BYUtv
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BYUtv

BYU TV
BYUtv logo
CountryUnited States
Broadcast areaUnited States, worldwide
Slogan"Together"[1]
HeadquartersProvo, Utah, United States
Programming
Language(s)English
Picture format1080i (HDTV)
(HD feed downgraded to letterboxed 480i for SDTVs)
Ownership
OwnerBrigham Young University
History
LaunchedJanuary 1, 2000 (2000-01-01)
Links
Websitewww.byutv.org
Availability
Terrestrial
Provo/Salt Lake City areaKBYU-TV 11.1
Pago Pago, American SamoaK11UU-D 11.4
Cable
Available on some cable providersCheck local listings
Verizon FiOS290, 289
Satellite
DirecTVChannel 374 (SD)
Dish Network4369 (HD), 9403 (SD)
IPTV
AT&T U-verse567 (SD)
1567 (HD)
Streaming media
BYUtv live streamingwww.byutv.org/livetv

BYU TV (stylized as BYUtv) is a television channel, founded in 2000, which is owned and operated as a part of Brigham Young University (BYU).[2] The channel, available through cable and satellite distributors in the United States, produces a number of original series and documentaries with emphases in comedy, history, lifestyle, music and drama. BYUtv also regularly broadcasts feature films, nature documentaries, acquired medical/crime dramas and religious programs (consistent with the university's sponsoring organization, The Church of Jesus Christ of Latter-day Saints (LDS Church).[3][4] Additionally, BYUtv Sports is the primary broadcaster of BYU Cougars athletics, producing more than 125 live sporting events in 2012 alone.[5] The channel has won multiple Emmy Awards,[6] and several of its original series have been praised by national television critics.[7][8][9]

BYUtv broadcasts all of its original content, and most acquired content, worldwide online via its website. BYUtv is also carried through KBYU-TV, a television station in Provo, Utah also owned by the university, ensuring HD coverage across Salt Lake City and most of Utah. The channel is one of several operated by the university's BYU Broadcasting division, including the world feed BYUtv Global and BYUradio. Multiple celebrity guests and artists have made special appearances on BYUtv, notably Imagine Dragons and Neon Trees on the series AUDIO-FILES; Lea Salonga, Howard Jones, Duncan Sheik and Sixpence None the Richer on The Song That Changed My Life; and Shawn Bradley, The Piano Guys, and Mates of State on Studio C. Major athletes like Steve Young, Ty Detmer and Jimmer Fredette have also appeared on special BYUtv Sports broadcasts.[10][11][12][13]

History

Old BYU TV logo

BYUtv was founded in 2000, and has grown from a "relatively unknown cable channel on a single satellite" to a national provider on Dish Network, DirecTV, and over 600 cable systems in the US.[2]

During 2010 and 2011, newly appointed BYUtv director of content, Scott Swofford, commissioned focus groups targeting TV viewers who were at least nominally religious, to see what they liked, disliked and wanted on TV. Swofford summarized the results as, "We want to be entertained. Then we'll stick around for the message." This led to the creation of the pilot for Granite Flats, which became BYUtv's first and flagship original scripted television drama series, and went on to significantly expand the channel's audience, eventually attracting about 500,000 viewers per episode, compared to the previous top-rated show, Love of Quilting, which typically drew under 10,000.[14]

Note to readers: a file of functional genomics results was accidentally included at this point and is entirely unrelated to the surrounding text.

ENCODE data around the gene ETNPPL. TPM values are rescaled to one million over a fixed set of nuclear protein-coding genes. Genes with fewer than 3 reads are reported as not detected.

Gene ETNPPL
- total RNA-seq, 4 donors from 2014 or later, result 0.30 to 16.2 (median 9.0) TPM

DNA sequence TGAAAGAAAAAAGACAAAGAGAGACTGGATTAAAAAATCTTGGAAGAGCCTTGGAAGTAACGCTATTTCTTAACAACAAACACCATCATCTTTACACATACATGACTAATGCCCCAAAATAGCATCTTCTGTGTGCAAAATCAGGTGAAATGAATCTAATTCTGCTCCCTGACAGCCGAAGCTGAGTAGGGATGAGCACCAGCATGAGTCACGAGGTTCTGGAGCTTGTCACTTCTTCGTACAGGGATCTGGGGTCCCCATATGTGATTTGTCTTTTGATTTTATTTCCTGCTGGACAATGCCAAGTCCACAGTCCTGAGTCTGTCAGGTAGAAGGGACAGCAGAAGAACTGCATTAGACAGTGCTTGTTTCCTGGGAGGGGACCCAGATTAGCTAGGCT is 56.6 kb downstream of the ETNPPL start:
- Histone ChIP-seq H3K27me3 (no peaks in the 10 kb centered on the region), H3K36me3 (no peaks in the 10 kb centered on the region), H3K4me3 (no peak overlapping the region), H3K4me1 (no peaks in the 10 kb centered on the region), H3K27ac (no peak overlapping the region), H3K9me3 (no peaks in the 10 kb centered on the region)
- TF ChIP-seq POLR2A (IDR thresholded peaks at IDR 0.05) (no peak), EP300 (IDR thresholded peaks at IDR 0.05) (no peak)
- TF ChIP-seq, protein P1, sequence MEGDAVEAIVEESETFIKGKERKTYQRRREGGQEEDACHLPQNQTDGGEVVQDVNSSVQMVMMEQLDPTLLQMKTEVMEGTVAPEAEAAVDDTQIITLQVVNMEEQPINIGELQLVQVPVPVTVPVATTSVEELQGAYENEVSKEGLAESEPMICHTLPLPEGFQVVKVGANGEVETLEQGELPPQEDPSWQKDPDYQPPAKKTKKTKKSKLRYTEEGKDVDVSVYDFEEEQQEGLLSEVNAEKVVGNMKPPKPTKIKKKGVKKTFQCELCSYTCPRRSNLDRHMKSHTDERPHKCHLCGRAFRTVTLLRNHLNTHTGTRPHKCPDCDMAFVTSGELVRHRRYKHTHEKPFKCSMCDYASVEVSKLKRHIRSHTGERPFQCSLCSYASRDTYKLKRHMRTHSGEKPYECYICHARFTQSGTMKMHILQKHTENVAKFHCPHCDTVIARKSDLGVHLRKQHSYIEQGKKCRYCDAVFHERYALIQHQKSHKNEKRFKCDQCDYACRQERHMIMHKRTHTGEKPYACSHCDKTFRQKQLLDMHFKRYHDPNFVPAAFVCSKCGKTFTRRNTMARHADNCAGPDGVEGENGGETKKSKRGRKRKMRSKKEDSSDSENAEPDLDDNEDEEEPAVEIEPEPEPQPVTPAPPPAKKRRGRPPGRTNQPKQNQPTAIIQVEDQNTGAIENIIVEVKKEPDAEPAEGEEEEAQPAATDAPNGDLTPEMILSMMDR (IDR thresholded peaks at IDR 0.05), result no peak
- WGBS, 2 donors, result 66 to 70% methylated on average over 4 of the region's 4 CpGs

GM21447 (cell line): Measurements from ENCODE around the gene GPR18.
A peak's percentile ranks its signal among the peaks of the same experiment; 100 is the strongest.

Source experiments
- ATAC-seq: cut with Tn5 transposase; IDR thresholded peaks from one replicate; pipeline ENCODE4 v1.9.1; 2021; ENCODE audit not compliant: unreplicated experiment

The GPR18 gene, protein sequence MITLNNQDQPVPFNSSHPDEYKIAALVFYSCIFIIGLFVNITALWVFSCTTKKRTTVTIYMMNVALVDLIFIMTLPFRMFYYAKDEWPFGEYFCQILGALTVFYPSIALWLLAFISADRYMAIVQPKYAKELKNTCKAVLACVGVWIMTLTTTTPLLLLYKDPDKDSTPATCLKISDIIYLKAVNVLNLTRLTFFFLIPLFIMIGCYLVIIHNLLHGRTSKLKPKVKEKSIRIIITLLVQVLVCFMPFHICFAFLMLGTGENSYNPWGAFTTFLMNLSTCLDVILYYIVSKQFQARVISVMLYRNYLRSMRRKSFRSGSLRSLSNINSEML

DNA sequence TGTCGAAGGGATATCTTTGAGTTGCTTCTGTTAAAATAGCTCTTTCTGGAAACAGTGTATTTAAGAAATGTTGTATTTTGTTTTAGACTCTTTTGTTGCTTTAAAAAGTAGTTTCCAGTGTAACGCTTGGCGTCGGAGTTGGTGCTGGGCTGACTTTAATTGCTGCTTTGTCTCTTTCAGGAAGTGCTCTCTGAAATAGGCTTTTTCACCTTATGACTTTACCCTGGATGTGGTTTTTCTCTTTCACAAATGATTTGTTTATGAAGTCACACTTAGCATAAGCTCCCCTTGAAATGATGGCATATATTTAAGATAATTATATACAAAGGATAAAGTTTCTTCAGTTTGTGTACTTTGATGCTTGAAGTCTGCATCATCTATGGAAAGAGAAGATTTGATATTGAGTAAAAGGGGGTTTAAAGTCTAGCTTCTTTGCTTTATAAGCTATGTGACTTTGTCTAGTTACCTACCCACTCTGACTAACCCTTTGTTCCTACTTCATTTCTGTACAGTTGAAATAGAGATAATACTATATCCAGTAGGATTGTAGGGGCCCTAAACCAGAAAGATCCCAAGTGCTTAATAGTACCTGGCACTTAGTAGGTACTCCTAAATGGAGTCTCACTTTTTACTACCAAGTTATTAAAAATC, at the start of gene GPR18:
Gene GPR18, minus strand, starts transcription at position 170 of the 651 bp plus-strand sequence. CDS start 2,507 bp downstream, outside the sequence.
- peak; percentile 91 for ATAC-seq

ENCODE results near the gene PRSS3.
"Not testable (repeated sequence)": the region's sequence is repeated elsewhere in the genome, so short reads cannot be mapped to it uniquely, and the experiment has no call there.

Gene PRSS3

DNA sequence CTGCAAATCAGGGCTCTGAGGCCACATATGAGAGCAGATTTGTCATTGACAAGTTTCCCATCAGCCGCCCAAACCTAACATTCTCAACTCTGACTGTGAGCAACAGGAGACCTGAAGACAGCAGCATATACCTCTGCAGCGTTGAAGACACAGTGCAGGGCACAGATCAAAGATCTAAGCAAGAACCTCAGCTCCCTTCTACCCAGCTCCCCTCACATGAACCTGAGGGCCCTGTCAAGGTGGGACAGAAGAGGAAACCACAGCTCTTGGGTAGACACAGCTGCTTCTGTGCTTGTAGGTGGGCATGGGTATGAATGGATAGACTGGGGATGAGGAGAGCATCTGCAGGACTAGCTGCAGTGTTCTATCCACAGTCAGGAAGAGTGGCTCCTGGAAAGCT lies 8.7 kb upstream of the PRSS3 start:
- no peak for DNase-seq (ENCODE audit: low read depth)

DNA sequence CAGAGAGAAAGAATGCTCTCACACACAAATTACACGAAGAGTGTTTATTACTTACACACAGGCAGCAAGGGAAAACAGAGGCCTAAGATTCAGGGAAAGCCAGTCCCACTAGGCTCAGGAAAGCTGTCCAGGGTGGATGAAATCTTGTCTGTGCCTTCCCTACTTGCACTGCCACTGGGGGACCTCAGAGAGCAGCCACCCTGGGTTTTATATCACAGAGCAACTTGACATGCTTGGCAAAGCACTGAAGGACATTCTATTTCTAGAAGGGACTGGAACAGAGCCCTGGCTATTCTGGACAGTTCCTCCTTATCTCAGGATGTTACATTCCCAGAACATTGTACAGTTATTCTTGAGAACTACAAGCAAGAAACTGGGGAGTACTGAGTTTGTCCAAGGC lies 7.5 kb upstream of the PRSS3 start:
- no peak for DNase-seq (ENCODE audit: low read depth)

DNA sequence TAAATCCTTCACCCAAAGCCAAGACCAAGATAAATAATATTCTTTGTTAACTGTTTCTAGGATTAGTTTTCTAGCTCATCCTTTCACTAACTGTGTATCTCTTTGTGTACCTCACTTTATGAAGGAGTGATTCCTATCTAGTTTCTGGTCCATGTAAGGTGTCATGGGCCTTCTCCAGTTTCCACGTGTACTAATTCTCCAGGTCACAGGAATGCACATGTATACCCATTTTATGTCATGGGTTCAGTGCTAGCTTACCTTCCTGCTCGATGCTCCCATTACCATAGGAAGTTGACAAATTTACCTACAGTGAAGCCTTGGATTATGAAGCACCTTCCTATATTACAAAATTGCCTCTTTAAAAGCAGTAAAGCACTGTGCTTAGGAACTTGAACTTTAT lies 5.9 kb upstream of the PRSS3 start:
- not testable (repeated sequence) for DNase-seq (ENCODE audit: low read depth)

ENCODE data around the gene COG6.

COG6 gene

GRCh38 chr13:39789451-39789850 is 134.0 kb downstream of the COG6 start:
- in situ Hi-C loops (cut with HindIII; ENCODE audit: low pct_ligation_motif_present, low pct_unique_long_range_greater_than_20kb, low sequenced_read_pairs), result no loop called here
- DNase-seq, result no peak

Programming

BYUtv produces shows under several categories: BYU Sports, Campus, Documentary, Faith, Family, Lifestyle, People, and Performing Arts.[15] This includes original series, documentaries and religious service programs. The network also maintains film agreements with Walt Disney Pictures, 20th Century Fox, Sony Pictures Entertainment, Metro-Goldwyn-Mayer and Universal Pictures. Litton Entertainment fulfills the station's educational children's programming liabilities.

Original series

  • After Further Review
  • All-Round Champion
  • American Ride
  • Audio-Files
  • Battle of the Ages
  • Best Cake Wins
  • BYU Sports Nation
  • BYUtv Sports Post Game
  • Chef Brad
  • Coordinators' Corner
  • Countdown to Kickoff
  • Dinner Takes All
  • Dwight in Shining Armor
  • Extinct
  • The Fixers
  • The Food Nanny
  • The Generations Project
  • Granite Flats
  • Jeff's Homemade Game Show
  • The Kindness Diaries
  • Making Good
  • Painting the Town with Eric Dowdle
  • The Parent Trip
  • Random Acts
  • Relative Race
  • Relative Race - After the Finish Line[16]
  • Show Offs
  • The Song That Changed My Life
  • The Story Trek
  • Story Trek: Trending
  • Studio C
  • Survivalists[16]
  • Tricked (seasons 2-3)
  • Turning Point
  • Wayne Brady's Comedy IQ
  • The Wizard of Paws

Upcoming programming

The Fall season premieres have all taken place. Winter and Spring premieres will be announced at later dates.

Acquired programming

E/I

LDS programming

Religious programming derives from the LDS Church, which owns and operates BYU. Most religious programming airs on Sundays or in the early morning hours on BYUtv:

BYU Sports

The channel is the primary home for most telecasts of BYU Cougars athletics, including select home and away games for football, men's and women's basketball, baseball, softball, gymnastics, men's and women's volleyball and women's soccer. Beginning in 2009, the network also began covering BYU-Hawaii Seasiders sports, including all conference home games in women's volleyball and men's basketball, as well as select conference home games in women's basketball and additional non-conference home games for men's basketball.